Funding Opportunities in Africa 2020

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ASAP COVID-19 Training Opportunities

Posted by | 10/08/2020 | Funding Opportunities in Africa 2020

ASAP COVID-19 Training Opportunities

COVID-19 Training Opportunities

ASAP has a wonderful training opportunities which are open to people based in Africa with Local and International NGOs and Governments.

We have filled up half of our 2000 scholarship opportunities and hope that you can help share the attached Informational Brochure with your staff, sub partners and your broader network in Africa.

Many of the courses have Continuing Education Credits and the Microsoft courses issue a certification upon passing the exams. To apply you simply click the link on the cover page or Click Here to Apply


  1. Short course on COVID-19 for Healthcare Professionals, including updates (e-learning)
  2. Short course on Mental Health resilience for health care professionals (e-learning)
  3. Short course on Gender Based Violence in COVID environment (e-learning)
  4. Technical Guidance on how to set up a COVID screening, testing and treatment facility
  5. 7 Day Mental health kit to survive lock down
  6. Introduction to Project Management
  7. Introduction to Financial Management
  8. USAID Financial Management and Compliance with a NON-US New Partner Focus (virtual classroom)
  9. Short Course on Fighting Fraud and Complying with Conflict of Interest/Ethics Requirements (virtual classroom)
  10. Subaward Creation and Management (virtual classroom)
  11. Public Financial Management (PFM) during COVID19
  12. Short Course in M&E for PEPFAR
  13. Short courses on Microsoft Teams for end users
  14. Short Course in Excel for Beginners
  15. Short Course in Excel for Advanced Users
  16. Short Course on Data Analysis and Presentation
  17. Short Course on Data Visualization
  18. Short course on Respiratory Support for COVID-19 patients: A non-intensivist approach to ventilation support (e-learning, on-demand)
  19. COVID in the context of HIV and TB (e-learning, on-demand)
  20. Preparing NGOs 10% De Minimis Request and, how to Calculate and Allocate Shared Costs as Direct Costs (virtual classroom)
  21. How to Prepare for your First USAID Audit (virtual classroom)
  22. Understanding & Complying with your Non-Us Mandatory Standard Provisions (virtual classroom)
  23. Internal Controls Under the Revised “Green Book” (virtual classroom)


Comments Off on Call for applications: Mentoring Cohort 2020

Call for applications: Mentoring Cohort 2020

Posted by | 10/08/2020 | Funding Opportunities in Africa 2020

Call for applications: Mentoring Cohort 2020

Mentoring Cohort 2020

AuthorAID is pleased to announce a new mentoring scheme for 2020. This is a short pilot scheme which will match 10 mentors and 10 mentees, to work together over an initial 6-month period.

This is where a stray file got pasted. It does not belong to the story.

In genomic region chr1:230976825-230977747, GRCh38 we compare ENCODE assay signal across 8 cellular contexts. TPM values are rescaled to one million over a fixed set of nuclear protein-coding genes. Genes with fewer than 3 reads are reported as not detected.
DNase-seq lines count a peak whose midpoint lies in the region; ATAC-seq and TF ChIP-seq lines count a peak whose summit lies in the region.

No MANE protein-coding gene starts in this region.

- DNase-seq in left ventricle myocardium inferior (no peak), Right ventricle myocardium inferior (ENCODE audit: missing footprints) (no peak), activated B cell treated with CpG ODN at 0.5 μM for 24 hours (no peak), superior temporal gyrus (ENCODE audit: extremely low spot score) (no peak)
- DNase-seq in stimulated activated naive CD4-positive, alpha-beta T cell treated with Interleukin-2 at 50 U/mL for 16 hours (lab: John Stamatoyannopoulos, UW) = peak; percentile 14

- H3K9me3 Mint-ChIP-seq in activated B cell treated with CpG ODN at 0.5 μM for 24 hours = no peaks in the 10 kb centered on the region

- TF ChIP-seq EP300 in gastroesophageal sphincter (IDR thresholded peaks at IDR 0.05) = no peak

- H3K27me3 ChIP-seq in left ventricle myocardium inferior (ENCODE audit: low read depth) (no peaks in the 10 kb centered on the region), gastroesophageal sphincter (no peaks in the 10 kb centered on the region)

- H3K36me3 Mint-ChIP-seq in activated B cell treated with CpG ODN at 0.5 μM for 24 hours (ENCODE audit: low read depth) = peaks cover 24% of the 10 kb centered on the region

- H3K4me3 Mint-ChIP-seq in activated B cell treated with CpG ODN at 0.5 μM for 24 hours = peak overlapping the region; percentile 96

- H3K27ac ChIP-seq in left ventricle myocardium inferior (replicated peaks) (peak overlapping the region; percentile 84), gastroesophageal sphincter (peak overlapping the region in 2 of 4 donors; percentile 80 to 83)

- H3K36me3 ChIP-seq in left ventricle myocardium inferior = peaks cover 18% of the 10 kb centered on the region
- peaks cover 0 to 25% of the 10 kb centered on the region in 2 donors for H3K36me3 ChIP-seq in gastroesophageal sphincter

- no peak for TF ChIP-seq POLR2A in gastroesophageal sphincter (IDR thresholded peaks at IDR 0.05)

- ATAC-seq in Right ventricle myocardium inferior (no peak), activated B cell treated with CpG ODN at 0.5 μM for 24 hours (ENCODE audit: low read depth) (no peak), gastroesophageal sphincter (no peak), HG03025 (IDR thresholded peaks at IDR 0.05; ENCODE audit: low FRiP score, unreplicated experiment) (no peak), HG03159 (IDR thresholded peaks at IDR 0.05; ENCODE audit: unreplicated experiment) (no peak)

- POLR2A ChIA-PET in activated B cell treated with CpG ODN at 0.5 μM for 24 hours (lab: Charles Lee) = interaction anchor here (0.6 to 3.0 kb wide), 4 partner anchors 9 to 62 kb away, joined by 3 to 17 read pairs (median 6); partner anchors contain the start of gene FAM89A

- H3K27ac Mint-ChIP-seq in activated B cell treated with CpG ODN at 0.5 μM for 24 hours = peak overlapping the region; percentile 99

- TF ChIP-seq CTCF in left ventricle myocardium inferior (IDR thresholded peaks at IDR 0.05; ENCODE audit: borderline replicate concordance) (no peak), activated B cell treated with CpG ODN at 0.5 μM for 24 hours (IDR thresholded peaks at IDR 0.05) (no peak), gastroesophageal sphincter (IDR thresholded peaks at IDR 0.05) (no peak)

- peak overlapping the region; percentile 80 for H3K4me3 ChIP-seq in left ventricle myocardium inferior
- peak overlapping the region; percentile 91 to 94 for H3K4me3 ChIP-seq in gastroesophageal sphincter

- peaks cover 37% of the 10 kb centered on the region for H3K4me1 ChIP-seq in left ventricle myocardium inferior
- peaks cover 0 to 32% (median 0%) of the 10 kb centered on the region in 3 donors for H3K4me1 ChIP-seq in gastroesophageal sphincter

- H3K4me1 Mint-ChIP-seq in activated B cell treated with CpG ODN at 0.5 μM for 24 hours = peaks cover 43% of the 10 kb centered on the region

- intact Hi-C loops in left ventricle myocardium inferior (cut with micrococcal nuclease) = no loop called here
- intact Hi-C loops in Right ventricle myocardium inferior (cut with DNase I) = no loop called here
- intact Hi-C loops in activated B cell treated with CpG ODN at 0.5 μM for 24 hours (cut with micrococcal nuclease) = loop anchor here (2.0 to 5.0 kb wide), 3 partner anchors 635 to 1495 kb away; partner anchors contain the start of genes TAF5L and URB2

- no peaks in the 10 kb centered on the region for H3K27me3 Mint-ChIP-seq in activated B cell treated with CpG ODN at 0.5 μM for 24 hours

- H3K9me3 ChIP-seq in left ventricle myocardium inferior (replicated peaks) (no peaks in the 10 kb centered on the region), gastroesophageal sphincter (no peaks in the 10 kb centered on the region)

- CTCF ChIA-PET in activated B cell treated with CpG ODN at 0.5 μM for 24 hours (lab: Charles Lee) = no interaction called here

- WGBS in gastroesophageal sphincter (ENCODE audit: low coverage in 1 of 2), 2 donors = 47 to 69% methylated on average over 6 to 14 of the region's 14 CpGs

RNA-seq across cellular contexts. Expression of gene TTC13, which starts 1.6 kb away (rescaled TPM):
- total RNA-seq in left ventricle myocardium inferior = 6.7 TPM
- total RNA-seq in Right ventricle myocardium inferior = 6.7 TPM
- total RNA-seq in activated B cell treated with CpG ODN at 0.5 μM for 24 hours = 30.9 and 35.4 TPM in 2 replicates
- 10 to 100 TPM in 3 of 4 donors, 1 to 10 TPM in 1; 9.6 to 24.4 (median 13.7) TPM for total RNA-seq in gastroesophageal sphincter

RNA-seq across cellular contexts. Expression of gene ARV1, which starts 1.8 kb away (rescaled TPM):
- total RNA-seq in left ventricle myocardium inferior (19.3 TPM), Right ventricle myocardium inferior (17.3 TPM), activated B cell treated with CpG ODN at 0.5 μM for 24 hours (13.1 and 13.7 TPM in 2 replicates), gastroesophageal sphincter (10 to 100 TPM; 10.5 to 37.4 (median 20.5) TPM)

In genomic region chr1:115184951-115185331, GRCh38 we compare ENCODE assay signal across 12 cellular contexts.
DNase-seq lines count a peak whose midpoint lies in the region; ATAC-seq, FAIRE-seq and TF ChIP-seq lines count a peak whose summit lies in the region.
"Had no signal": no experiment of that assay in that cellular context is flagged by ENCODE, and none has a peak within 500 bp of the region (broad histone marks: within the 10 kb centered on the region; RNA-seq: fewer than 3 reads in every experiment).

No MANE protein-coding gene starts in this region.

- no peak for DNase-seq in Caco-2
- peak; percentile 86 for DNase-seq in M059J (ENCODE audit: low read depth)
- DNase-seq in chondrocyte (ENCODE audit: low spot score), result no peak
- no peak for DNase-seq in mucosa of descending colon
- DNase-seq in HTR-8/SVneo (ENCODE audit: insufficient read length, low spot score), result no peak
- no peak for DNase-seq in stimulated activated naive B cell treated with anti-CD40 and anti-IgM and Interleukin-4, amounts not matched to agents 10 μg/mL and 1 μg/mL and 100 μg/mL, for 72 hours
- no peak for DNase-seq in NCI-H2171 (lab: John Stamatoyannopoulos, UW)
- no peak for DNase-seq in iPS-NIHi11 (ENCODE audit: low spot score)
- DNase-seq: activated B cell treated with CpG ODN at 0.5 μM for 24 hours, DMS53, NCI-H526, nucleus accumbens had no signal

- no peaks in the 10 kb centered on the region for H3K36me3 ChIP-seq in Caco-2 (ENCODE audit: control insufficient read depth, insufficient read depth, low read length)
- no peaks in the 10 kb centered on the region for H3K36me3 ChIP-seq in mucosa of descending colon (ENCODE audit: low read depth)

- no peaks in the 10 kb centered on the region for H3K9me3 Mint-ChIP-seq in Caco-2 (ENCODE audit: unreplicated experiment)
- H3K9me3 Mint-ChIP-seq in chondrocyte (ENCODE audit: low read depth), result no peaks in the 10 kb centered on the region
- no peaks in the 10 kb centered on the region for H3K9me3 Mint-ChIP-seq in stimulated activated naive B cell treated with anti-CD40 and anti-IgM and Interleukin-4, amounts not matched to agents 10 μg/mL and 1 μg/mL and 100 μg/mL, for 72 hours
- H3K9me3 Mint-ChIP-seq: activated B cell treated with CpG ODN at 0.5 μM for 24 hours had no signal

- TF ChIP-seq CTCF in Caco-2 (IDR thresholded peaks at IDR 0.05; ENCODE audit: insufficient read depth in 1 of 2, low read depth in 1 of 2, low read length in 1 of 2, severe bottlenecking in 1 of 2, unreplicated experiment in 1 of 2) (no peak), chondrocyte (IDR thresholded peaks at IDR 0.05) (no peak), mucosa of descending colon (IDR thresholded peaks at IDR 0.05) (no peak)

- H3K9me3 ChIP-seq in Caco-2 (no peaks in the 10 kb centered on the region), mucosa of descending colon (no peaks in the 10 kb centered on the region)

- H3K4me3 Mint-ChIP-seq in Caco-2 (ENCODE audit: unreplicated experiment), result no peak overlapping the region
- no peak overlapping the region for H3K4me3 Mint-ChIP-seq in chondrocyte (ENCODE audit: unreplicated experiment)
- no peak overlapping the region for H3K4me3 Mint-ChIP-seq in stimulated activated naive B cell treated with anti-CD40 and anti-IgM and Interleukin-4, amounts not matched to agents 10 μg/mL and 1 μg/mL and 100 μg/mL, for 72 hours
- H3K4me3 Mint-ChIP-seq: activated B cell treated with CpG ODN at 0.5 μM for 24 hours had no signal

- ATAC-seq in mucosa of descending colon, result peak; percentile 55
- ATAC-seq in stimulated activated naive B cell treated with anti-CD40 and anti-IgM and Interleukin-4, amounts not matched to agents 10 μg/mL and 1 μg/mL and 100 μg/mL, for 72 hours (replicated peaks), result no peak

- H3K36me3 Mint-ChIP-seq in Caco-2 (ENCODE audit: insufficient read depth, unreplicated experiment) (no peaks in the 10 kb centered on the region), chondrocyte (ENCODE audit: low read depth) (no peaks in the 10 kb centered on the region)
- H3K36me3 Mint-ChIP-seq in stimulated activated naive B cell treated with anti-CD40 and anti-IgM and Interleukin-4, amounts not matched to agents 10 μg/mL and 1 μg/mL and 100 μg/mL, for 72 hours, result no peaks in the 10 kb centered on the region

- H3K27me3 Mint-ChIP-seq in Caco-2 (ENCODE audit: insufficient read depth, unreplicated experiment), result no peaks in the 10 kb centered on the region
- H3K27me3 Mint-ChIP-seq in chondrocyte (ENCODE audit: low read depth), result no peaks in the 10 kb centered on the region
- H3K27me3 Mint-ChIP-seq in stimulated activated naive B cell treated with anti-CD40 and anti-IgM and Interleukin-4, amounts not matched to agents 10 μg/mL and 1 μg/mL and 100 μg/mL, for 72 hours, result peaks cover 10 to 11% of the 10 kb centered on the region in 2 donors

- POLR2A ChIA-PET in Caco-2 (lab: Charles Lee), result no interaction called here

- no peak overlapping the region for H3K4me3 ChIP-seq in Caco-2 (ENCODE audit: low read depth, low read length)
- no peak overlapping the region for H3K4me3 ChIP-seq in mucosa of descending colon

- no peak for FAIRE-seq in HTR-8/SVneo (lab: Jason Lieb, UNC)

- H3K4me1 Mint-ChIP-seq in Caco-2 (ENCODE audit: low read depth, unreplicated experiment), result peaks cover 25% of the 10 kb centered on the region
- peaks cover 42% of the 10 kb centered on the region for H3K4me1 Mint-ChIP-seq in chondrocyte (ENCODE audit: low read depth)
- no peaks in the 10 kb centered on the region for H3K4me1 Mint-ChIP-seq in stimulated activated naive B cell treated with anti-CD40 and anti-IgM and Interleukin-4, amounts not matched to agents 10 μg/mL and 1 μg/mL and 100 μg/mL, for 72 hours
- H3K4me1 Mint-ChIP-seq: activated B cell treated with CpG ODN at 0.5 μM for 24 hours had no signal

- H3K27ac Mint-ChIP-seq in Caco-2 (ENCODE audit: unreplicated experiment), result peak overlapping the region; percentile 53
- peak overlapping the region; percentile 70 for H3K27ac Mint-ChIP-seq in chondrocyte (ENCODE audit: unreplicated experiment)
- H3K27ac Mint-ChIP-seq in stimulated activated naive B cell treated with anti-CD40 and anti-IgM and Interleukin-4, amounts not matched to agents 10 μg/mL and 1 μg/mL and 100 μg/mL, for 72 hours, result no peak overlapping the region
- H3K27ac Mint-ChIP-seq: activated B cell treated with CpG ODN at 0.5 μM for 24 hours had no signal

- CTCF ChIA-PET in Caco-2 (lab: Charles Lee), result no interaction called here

We will provide the mentor and mentee with introductions, an orientation session, and guidelines to ensure that objectives and goals are successfully met after 6 months, and hopefully beyond!


Dates: 2nd September 2020 to 31st March 2021


The AuthorAID team will review the applications. Mentors will be matched to mentees according to areas of expertise and interest. Types of mentoring support can include, but are not limited, to the following:

  • Using appropriate research methods
  • Performing data analysis/statistics
  • Manuscript writing and publication
  • Choosing appropriate journals for submitting manuscripts
  • Presentation skills
  • Grant proposal writing
  • PhD proposal writing
  • Career guidance

Successful mentees are likely to be applicants who have clearly defined short and long-term goals and can clearly explain how a mentor can help them to succeed, identifying the skills and experience that they need. We are unlikely to select applicants who only need help short term help editing a manuscript.

Benefits for mentees:

  • The AuthorAID team will select and contact a suitable mentor for you, based on your requirements, expertise, and preferences
  • An opportunity to get valuable advice and support from an experienced mentor
  • Improved insight and skills in research outputs/grants; expansion of your networks; possible new collaborations

Benefits for mentors:

  • An opportunity to make a difference to the career of an Early Career Researcher in Africa, Asia, or Latin America
  • Recognition on the AuthorAID website (certificates can be provided if required)
  • Acknowledgements in research outputs
  • The AuthorAID team will be on hand to mediate if you experience any problems.

How to apply

Please apply by completing the following short survey:

Deadline to apply is midday (UK time) on Friday 21st August.

Successful applicants will be introduced to their mentor/mentee in the first week of September and will need to be available for orientation in the first or second week of September.

Women mentors and mentees are strongly encouraged to apply.

Please note:

  • As this is a pilot project we will require mentors and mentees to participate in Monitoring, Evaluation and Learning activities as part of the project. It will be important for you to provide honest and accurate feedback to help us learn how to improve our mentoring support. However, we will not request access to professional communication between the mentor and mentee.
  • Mentors will be expected to follow strict ethical guidelines, including guidelines on research authorship (see the ICMJE authorship guidelines)

Please email if you require any further information or clarification.

Rural youth employment opportunities for Agribusiness Hubs at IFAD

Youth employment opportunities

This call for proposals is to select a recipient or consortium of recipients to receive a four-year IFAD grant financing to implement the project: Rural youth employment opportunities: Support to integrated agribusiness hubs initiative, for a total amount of up to US$3.5 million.